Shapcott Wills





B.   The Will of John Shapcott of Halberton

The original copy of this Will was destroyed when Exeter was bombed in 1942

and whilst it has been reconstructed there seems to be some parts missing.  See Notes Below.

Date of Will - 9th December  Chas I 1629

Proved 13th January 1629

and Administration granted to the Executrix.

See Note 2.    

JOHN SHAPCOTT of  HALBERTON, yeoman, in health and perfect memory.

See Note 1.

To repairs of parish church of MORCHAND CREWES - 1 s.

See Note 3.

To poor of same parish - 10 groats.    

See Note 4.

To JOHN SHAPCOTT my  son 10 when he shall accomplish the Age of 21 years.

See Note 5.

To JOHN my son the standing bedsteede perfomed with clothingein the new chamber to MORCHARD CREWES in NORTHCOTT

and my Best suit of clothes.

See Note 6.

To my god children 6d each.

To MARGARETT SHAPCOTT my sister all the money that my Father oweth me.

See Note 7.

To my father my boots.

See Note 8.   

To DANYELL SHAPCOTT my brother  -  12d.To ANNE FIGERES my sister  -  12d.

See Note 9.      

To THOMAS SHAPCOTT my  brother  -  12d.

To ELEANOR SHAPCOTT my sister  -  12d.

To my father half the rye in the Gratton to NORTHCOTT in MORCHARD CREWES and my old cloak.

See Note 10.


To JOHN SHAPCOTT my son my sword and furniture.

See Note 11.    

Residue to AGNES SHAPCOTT my wife, executrix.



and  JOHN SAUNDERS to who I give 3s 4d.


Thomas Shapcott     Jane Saunders

See Note 12.


- 28th December 1629.

Apparrell 8.   Due from Thomas Shapcott of Morchard Cruse £7-5-0d.  

See Note 13.    

Bedstead and bedding in his chamber at Morchard £1..10..0d.

Household Goods, 29 ewes, 36 lbs of wool.Sum   £36..4s..2d.

Notes  -  Relating To The Will of John Shapcott of Halberton

Note 1.

Known as John Shapcott of Halberton as he also had property there, and married Agnes Saunders in Halberton on 4th February 1625.  The property in Halberton is not mentioned in the Will.  Probably included in "residue to my wife" and may well have already been owned by Agnes who was known to have money.  The John Sanders who was appointed as an overseer and who witnessed the Will was probably Agnes’s father.  The word "health" in the opening paragraph of the Will.  Should it have read "in poor health"?  If not he must have died of other than natural causes.  Yet he must have known he was to die - otherwise why make his father an overseer and leave his father items in the Will?

Note 2.  

The reason why the date the Will was "proved" - 13th January 1629 appears to be before the date on which the will was drawn - 9th December 1629 - is that prior to 1756 the year ended on the 31st March and not the 31st December as today.  The January, February and March would today be the first three months of the following year.  Thus in the Will 13th January 1629 should in modern usage be 13th January 1630.

Note 3.

Morchard Crewes is the modern parish of Cruwys Morchard.

Note 4.

1 groat = a small silver coin worth 4d (i.e. 4 old pence).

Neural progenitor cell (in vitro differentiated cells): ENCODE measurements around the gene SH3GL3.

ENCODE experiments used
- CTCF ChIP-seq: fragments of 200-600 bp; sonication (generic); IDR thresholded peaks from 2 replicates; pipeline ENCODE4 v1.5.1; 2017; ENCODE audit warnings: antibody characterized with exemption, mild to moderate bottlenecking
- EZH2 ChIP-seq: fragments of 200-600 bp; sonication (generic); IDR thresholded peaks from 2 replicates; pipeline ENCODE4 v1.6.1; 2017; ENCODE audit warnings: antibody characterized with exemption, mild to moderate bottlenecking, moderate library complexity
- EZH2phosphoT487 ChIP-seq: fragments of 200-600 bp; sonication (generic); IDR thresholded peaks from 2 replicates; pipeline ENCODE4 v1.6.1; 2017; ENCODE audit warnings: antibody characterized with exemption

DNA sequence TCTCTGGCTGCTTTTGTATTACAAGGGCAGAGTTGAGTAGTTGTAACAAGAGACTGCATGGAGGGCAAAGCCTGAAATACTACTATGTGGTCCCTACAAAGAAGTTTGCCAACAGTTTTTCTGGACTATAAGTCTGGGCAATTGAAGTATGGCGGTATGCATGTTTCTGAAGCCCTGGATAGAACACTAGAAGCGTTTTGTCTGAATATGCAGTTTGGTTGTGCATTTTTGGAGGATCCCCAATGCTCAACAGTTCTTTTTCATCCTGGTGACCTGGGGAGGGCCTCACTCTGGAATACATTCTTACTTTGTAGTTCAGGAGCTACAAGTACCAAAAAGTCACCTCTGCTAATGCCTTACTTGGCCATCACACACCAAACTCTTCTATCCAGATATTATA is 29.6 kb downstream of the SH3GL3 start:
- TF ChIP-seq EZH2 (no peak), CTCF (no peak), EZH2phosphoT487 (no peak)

Note 5.

Son John was in fact at the time of his father's death only 1 year old.  The Testator had had a previous son, Thomas, who died in infancy before 1629.

Note 6.  

The "standing bedsteede" was probably  a four poster bed (standing as distinct from a "truckle bed" which could easily be moved.)  The word “performed” means that the bed was complete with all its "clothinge" i.e. hangings."Apparel" was used to indicate something that could be worn. "In Northcott" suggests the name of a house or farm.

Note 7.  

His sister Margaret must have been a favourite as the money owed to the Testator by his father was £7..5s..0d  (see inventory at end of Will).

Note 8.

The Testator must have known he was dying, otherwise why appoint his father as overseer and leave him items in the Will?  This is another instance of the Will being made at the last moment before death.  The boots left to his father would be the high thigh boots made of soft Codovan goatskin and at that time very valuable.

Note 9.

Anne, the testator's sister, had married a John Figures and was living in the nearby parish of Ploughill.

Note 10.

The “rye” would be in the barn awaiting threshing (by flail).  Therefore the Will should probably read "in the Barton" not Garton, i.e. in the farm buildings at Northcott.

Note 11.

The "sword and furniture" is not a reference to chairs and tables etc but to the scabbard and shoulder belt etc which went with the sword.  At this time the belt would have been elaborately decorated.

Note 12.

This should probably read  John Sanders, one of the overseers.

Note 13.

I wonder whether there are items missing from the inventory?  Why for example is there no reference to other forms of equipment i.e. ploughs, draught animals.  These could, of course, be included in the "residue" left to wife Agnes, but if so, why were they not included in the Inventory?  The transcript of the Will does not show the testator's signature nor "his mark".Was he too ill to write?  If so again why "in health" at the beginning of the Will?

The analysis of this Will was by the late Stanley R.S. Shapcott.

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